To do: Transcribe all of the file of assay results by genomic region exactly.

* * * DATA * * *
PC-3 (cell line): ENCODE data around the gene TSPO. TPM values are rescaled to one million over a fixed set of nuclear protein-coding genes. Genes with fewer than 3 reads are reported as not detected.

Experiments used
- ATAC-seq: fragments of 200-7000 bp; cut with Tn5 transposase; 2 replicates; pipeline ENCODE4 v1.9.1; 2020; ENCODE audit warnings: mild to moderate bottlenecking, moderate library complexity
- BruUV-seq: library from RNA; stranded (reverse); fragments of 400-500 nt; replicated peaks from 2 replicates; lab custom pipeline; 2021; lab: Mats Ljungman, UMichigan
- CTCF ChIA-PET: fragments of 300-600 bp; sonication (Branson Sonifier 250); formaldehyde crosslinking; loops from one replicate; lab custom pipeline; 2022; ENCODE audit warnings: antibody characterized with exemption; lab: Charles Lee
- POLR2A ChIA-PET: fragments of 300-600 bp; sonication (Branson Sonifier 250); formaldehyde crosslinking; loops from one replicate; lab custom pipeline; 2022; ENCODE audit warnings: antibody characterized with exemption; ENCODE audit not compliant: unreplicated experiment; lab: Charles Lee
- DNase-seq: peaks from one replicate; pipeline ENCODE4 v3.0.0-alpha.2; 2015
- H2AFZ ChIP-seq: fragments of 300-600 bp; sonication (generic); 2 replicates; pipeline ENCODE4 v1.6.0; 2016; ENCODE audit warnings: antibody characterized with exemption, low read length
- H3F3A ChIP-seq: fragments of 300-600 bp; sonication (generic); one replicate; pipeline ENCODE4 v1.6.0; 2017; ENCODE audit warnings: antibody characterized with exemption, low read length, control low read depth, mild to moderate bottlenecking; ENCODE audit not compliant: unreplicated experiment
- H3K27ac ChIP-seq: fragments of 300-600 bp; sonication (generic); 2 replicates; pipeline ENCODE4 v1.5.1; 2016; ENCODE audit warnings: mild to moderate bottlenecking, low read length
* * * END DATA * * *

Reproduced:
PC-3 (cell line): ENCODE data around the gene TSPO. TPM values are rescaled to one million over a fixed set of nuclear protein-coding genes. Genes with fewer than 3 reads are reported as not detected.

Experiments used
- ATAC-seq: fragments of 200-7000 bp; cut with Tn5 transposase; 2 replicates; pipeline ENCODE4 v1.9.1; 2020; ENCODE audit warnings: mild to moderate bottlenecking, moderate library complexity
- BruUV-seq: library from RNA; stranded (reverse); fragments of 400-500 nt; replicated peaks from 2 replicates; lab custom pipeline; 2021; lab: Mats Ljungman, UMichigan
- CTCF ChIA-PET: fragments of 300-600 bp; sonication (Branson Sonifier 250); formaldehyde crosslinking; loops from one replicate; lab custom pipeline; 2022; ENCODE audit warnings: antibody characterized with exemption; lab: Charles Lee
- POLR2A ChIA-PET: fragments of 300-600 bp; sonication (Branson Sonifier 250); formaldehyde crosslinking; loops from one replicate; lab custom pipeline; 2022; ENCODE audit warnings: antibody characterized with exemption; ENCODE audit not compliant: unreplicated experiment; lab: Charles Lee
- DNase-seq: peaks from one replicate; pipeline ENCODE4 v3.0.0-alpha.2; 2015
- H2AFZ ChIP-seq: fragments of 300-600 bp; sonication (generic); 2 replicates; pipeline ENCODE4 v1.6.0; 2016; ENCODE audit warnings: antibody characterized with exemption, low read length
- H3F3A ChIP-seq: fragments of 300-600 bp; sonication (generic); one replicate; pipeline ENCODE4 v1.6.0; 2017; ENCODE audit warnings: antibody characterized with exemption, low read length, control low read depth, mild to moderate bottlenecking; ENCODE audit not compliant: unreplicated experiment
- H3K27ac ChIP-seq: fragments of 300-600 bp; sonication (generic); 2 replicates; pipeline ENCODE4 v1.5.1; 2016; ENCODE audit warnings: mild to moderate bottlenecking, low read length